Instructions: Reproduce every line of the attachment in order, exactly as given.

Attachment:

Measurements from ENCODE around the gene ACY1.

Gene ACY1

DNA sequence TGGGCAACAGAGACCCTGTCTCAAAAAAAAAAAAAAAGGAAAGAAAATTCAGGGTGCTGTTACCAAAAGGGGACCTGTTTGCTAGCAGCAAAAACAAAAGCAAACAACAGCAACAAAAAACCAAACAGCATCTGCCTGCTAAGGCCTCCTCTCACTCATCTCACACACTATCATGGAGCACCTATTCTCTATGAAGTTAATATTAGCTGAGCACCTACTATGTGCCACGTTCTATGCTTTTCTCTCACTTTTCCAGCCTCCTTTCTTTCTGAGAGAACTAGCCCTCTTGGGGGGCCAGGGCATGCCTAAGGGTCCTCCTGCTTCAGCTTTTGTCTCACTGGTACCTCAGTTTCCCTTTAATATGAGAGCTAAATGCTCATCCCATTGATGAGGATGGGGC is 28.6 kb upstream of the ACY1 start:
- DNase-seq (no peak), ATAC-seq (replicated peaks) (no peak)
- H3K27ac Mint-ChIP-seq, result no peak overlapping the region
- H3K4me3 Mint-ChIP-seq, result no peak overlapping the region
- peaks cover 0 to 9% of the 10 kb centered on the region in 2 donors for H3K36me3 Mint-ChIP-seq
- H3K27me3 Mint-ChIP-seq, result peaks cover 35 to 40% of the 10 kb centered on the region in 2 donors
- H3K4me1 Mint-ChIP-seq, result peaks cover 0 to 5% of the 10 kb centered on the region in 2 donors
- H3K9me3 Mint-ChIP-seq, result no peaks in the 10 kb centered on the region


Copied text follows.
Measurements from ENCODE around the gene ACY1.

Gene ACY1

DNA sequence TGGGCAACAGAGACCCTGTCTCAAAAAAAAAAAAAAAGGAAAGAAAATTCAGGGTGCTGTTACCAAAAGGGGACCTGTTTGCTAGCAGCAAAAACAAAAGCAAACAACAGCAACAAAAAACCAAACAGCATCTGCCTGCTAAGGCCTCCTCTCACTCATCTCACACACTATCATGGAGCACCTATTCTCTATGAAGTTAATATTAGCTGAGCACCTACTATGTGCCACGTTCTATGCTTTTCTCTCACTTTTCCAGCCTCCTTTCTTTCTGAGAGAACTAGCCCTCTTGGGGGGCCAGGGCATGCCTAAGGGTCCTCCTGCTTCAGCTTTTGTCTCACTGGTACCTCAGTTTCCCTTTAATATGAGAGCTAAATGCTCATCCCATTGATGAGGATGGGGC is 28.6 kb upstream of the ACY1 start:
- DNase-seq (no peak), ATAC-seq (replicated peaks) (no peak)
- H3K27ac Mint-ChIP-seq, result no peak overlapping the region
- H3K4me3 Mint-ChIP-seq, result no peak overlapping the region
- peaks cover 0 to 9% of the 10 kb centered on the region in 2 donors for H3K36me3 Mint-ChIP-seq
- H3K27me3 Mint-ChIP-seq, result peaks cover 35 to 40% of the 10 kb centered on the region in 2 donors
- H3K4me1 Mint-ChIP-seq, result peaks cover 0 to 5% of the 10 kb centered on the region in 2 donors
- H3K9me3 Mint-ChIP-seq, result no peaks in the 10 kb centered on the region